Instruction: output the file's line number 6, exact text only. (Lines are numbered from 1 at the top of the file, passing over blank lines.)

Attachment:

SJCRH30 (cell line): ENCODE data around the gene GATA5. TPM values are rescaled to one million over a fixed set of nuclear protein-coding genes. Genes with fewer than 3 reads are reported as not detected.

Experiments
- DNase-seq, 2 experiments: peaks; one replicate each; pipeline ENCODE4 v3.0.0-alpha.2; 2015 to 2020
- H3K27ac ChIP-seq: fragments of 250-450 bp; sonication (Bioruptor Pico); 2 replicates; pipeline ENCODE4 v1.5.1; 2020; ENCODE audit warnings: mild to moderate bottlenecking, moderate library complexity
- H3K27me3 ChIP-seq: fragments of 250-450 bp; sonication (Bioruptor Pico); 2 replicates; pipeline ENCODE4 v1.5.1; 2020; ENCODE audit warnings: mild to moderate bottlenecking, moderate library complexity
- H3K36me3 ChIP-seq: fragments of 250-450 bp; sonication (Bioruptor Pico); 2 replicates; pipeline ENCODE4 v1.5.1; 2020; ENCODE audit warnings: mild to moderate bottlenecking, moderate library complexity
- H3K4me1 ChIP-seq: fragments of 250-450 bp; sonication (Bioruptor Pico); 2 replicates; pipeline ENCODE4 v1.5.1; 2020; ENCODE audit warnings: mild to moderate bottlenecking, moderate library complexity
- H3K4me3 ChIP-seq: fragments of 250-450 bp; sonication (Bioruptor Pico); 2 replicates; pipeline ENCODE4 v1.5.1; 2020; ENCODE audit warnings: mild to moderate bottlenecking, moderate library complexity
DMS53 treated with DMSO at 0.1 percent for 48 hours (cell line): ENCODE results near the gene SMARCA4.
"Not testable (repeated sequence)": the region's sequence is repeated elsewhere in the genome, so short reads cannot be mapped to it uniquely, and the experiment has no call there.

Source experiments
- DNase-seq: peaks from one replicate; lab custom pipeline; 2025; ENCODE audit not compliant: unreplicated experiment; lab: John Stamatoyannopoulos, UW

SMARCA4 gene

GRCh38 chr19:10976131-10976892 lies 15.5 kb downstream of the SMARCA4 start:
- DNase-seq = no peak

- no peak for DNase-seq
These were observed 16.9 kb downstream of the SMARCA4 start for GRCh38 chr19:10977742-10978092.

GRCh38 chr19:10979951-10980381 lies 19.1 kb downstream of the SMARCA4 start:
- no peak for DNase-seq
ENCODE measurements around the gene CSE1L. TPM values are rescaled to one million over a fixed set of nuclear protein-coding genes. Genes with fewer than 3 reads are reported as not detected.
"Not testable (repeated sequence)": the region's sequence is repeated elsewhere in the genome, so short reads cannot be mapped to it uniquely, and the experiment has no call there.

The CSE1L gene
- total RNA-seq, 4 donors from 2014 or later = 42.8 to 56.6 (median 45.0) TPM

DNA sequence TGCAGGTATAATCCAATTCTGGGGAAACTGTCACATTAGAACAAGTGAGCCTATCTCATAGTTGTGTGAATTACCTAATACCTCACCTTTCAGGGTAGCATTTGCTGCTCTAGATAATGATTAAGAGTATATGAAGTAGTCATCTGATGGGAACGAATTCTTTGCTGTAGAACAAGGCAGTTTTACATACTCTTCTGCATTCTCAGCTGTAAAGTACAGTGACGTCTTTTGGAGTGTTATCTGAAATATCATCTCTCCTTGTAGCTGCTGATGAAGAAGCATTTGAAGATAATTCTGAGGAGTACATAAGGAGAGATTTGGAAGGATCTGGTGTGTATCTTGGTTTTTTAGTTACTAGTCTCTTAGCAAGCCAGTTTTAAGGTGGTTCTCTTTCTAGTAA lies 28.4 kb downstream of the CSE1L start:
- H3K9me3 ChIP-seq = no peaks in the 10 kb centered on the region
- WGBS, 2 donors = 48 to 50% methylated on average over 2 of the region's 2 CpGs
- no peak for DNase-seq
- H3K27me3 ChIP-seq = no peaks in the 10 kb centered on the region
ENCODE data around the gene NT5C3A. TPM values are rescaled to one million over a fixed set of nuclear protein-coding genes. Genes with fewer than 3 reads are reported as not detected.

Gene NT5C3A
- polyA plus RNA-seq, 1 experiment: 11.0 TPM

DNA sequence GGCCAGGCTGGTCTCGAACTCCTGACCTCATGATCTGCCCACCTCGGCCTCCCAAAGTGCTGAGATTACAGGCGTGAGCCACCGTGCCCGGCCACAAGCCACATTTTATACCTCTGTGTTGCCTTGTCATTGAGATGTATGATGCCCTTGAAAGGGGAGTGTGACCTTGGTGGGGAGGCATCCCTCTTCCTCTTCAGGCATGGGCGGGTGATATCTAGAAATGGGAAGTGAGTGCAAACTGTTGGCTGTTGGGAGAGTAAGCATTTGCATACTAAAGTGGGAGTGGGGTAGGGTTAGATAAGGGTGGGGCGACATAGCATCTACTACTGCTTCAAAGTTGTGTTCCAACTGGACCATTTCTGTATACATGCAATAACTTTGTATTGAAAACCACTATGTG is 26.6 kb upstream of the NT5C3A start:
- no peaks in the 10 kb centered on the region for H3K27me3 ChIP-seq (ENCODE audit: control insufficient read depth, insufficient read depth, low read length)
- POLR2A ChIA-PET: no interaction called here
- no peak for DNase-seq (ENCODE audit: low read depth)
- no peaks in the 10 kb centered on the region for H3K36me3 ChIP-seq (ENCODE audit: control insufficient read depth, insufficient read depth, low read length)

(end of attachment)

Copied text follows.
- H3K36me3 ChIP-seq: fragments of 250-450 bp; sonication (Bioruptor Pico); 2 replicates; pipeline ENCODE4 v1.5.1; 2020; ENCODE audit warnings: mild to moderate bottlenecking, moderate library complexity